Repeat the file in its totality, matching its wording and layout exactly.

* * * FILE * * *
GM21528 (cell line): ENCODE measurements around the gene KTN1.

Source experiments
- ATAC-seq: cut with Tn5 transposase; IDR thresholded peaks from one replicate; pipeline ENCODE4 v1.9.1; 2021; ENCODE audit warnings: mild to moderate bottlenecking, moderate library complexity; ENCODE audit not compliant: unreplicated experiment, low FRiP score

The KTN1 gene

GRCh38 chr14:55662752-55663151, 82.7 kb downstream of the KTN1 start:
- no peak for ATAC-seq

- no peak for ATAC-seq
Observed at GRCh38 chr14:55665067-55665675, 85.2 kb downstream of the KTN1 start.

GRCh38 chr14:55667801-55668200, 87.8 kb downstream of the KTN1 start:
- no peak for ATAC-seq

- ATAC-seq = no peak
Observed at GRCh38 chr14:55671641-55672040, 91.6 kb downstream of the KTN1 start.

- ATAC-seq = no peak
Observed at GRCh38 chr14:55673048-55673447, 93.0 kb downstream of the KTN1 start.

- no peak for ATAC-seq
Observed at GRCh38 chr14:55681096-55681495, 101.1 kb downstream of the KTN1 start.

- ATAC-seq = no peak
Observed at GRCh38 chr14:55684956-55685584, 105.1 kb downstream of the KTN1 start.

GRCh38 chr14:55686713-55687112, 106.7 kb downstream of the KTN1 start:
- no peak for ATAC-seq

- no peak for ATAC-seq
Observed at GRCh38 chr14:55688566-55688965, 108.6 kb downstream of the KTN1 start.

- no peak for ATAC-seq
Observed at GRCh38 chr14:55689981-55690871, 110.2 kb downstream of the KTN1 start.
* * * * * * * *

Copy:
GM21528 (cell line): ENCODE measurements around the gene KTN1.

Source experiments
- ATAC-seq: cut with Tn5 transposase; IDR thresholded peaks from one replicate; pipeline ENCODE4 v1.9.1; 2021; ENCODE audit warnings: mild to moderate bottlenecking, moderate library complexity; ENCODE audit not compliant: unreplicated experiment, low FRiP score

The KTN1 gene

GRCh38 chr14:55662752-55663151, 82.7 kb downstream of the KTN1 start:
- no peak for ATAC-seq

- no peak for ATAC-seq
Observed at GRCh38 chr14:55665067-55665675, 85.2 kb downstream of the KTN1 start.

GRCh38 chr14:55667801-55668200, 87.8 kb downstream of the KTN1 start:
- no peak for ATAC-seq

- ATAC-seq = no peak
Observed at GRCh38 chr14:55671641-55672040, 91.6 kb downstream of the KTN1 start.

- ATAC-seq = no peak
Observed at GRCh38 chr14:55673048-55673447, 93.0 kb downstream of the KTN1 start.

- no peak for ATAC-seq
Observed at GRCh38 chr14:55681096-55681495, 101.1 kb downstream of the KTN1 start.

- ATAC-seq = no peak
Observed at GRCh38 chr14:55684956-55685584, 105.1 kb downstream of the KTN1 start.

GRCh38 chr14:55686713-55687112, 106.7 kb downstream of the KTN1 start:
- no peak for ATAC-seq

- no peak for ATAC-seq
Observed at GRCh38 chr14:55688566-55688965, 108.6 kb downstream of the KTN1 start.

- no peak for ATAC-seq
Observed at GRCh38 chr14:55689981-55690871, 110.2 kb downstream of the KTN1 start.